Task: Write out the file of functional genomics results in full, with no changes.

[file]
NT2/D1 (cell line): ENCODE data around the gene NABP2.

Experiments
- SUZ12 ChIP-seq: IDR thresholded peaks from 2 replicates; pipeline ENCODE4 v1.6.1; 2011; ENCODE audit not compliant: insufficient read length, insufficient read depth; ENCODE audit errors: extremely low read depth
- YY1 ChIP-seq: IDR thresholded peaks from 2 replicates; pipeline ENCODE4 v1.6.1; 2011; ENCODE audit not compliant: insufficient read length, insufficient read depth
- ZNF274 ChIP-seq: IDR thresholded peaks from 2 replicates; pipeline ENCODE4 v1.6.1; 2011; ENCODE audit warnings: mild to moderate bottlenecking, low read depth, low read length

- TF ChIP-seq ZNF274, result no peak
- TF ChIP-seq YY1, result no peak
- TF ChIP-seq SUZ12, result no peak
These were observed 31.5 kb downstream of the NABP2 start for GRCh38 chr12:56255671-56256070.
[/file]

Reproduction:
NT2/D1 (cell line): ENCODE data around the gene NABP2.

Experiments
- SUZ12 ChIP-seq: IDR thresholded peaks from 2 replicates; pipeline ENCODE4 v1.6.1; 2011; ENCODE audit not compliant: insufficient read length, insufficient read depth; ENCODE audit errors: extremely low read depth
- YY1 ChIP-seq: IDR thresholded peaks from 2 replicates; pipeline ENCODE4 v1.6.1; 2011; ENCODE audit not compliant: insufficient read length, insufficient read depth
- ZNF274 ChIP-seq: IDR thresholded peaks from 2 replicates; pipeline ENCODE4 v1.6.1; 2011; ENCODE audit warnings: mild to moderate bottlenecking, low read depth, low read length

- TF ChIP-seq ZNF274, result no peak
- TF ChIP-seq YY1, result no peak
- TF ChIP-seq SUZ12, result no peak
These were observed 31.5 kb downstream of the NABP2 start for GRCh38 chr12:56255671-56256070.